Part 1. Behind the scenes

Supporting customers in a business environment can be a balancing act between fixing an issue and not interfering with a user’s ability to work. Too many times the IT worker sees the problem as a technical problem such as a printer issue or maybe a buggy device driver, while the customer sees something different: they just see the problem as a worker who isn’t able to do their job. They are paying you to fix a problem AND paying a worker who is not able to work.

In situations where a computer doesn’t start or the user can’t reach the network there isn’t much you can do to avoid taking over their computer. However, when users report intermittent problems there can be better ways to investigate their problems while still allowing the user to work.

Through the joys of remote management, we can inspect Event Viewer, registry settings, computer management and use a host of other tools.

I find that when a user reports an intermittent issue, one of the first tools I use is Event Viewer. In the past I would have asked to use their computer and would begin the lengthy process of hunting through the logs looking for errors and warnings. Today, I try to avoid interrupting the user and remotely inspect their Event Logs.

In order to do this, first open Event Viewer on your own PC and then select Action from the top menu. Then select Connect to Another Computer from the drop-down menu. Type in the name of the remote computer and click OK. The Header at the top will change to Event Viewer (Remote Computer Name) indicating a successful connection. Browsing may be slower than normal depending on the network connection between the machines.

Easy right? Oh, an error you say? “Event Viewer cannot connect to computer “Your computer name”. The error reported is:  The RPC server is unavailable.”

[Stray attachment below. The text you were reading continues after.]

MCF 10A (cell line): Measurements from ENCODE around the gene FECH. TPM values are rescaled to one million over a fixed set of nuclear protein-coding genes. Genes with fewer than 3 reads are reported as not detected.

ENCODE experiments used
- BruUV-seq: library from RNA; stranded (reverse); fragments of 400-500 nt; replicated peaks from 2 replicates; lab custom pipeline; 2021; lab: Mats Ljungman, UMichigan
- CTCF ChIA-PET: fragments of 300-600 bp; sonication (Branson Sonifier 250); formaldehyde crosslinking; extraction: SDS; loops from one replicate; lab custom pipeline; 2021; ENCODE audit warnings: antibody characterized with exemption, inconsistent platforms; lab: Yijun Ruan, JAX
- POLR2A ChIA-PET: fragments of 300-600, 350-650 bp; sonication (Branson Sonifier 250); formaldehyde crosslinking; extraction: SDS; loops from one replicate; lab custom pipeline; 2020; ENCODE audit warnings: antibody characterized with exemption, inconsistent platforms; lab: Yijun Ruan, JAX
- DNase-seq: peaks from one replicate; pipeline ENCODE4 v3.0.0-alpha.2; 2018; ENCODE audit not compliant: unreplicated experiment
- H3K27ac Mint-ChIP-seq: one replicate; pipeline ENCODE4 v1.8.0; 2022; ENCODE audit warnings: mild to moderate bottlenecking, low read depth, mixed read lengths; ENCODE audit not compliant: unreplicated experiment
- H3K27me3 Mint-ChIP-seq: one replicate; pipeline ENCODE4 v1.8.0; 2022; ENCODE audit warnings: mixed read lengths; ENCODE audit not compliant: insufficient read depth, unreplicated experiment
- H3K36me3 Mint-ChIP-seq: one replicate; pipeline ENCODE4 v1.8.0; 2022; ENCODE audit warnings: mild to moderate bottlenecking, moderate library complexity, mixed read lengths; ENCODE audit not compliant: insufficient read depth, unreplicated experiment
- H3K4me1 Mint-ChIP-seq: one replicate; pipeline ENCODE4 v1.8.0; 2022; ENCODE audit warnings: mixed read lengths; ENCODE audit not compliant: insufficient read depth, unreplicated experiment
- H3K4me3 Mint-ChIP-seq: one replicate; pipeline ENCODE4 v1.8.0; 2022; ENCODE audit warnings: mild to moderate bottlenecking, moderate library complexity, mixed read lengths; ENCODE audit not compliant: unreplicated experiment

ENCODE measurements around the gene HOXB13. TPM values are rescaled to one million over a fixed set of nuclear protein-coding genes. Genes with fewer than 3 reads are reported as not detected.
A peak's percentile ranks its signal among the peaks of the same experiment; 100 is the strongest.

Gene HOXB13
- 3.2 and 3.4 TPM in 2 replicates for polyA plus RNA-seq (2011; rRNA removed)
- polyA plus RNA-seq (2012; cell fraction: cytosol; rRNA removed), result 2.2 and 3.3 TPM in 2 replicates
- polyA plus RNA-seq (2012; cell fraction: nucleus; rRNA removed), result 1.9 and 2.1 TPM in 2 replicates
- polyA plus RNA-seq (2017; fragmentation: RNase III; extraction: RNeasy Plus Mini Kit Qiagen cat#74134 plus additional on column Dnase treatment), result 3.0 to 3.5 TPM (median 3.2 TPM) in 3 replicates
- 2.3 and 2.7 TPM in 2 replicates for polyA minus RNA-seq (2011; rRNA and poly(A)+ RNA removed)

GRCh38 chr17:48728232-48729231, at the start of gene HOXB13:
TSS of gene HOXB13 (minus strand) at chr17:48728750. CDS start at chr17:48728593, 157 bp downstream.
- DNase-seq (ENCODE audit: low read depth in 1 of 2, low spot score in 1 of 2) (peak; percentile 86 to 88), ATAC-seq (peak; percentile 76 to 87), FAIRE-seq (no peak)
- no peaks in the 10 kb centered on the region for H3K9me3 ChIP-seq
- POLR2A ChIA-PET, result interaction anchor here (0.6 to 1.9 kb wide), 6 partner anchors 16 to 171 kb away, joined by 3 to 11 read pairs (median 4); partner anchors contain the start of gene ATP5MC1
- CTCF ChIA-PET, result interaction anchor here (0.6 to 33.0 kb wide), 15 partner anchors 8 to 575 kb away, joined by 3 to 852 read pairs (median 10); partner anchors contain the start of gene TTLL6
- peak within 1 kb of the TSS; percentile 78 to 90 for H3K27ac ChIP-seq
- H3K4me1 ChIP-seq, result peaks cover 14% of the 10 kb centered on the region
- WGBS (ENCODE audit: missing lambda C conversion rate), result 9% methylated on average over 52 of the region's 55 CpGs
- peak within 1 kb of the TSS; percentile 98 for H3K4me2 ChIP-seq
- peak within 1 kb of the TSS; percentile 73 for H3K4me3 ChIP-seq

Blocked by the firewall ! Well, if you are using the Windows firewall, you may be able to get around this.  Event Viewer and various other management tools require “Remote Administration” to be allowed through the firewall.  You should be able to use the PSEXEC utility to allow Remote Administration through the firewall.

The process begins with PSTools and the app PSEXEC. PSEXEC lets your run executables on remote computers. The executable we will be running is the old but useful cmd.exe.

  1. First you need to download the PSTools zip and extract it to your preferred location.
  2. Once you have done this open up a command prompt on your computer.
  3. Change the location to the folder when you extracted psexec.
  4. Then type psexec \\<computer name> cmd
  5. If you get an error try running psexec with the -u UserName -p Password switches, you may also need to specify the computer name as a FQDN (e.g. \\

6. Confirm that CMD is running on the remote computer – you can run “hostname” and it should return the name of the remote computer, not your own PC

7. Type –   netsh advfirewall firewall set rule group=“remote administration” new enable=yes

8. If you get an error try typing netsh firewall set service type=remoteadmin mode=enable (it might give you an error but it should allow step 7 to run.)

9. Retry step 7 if had errors.

10. If it comes back and tells you that rules have been applied you are good to go.

At this point, you should be able to connect to their PC via Event Viewer and other remote management tools.  You may also want to run a few other diagnostic commands while you’re still connected to the CMD prompt on the remote computer, but we’ll discuss some of those utilities in a later blog.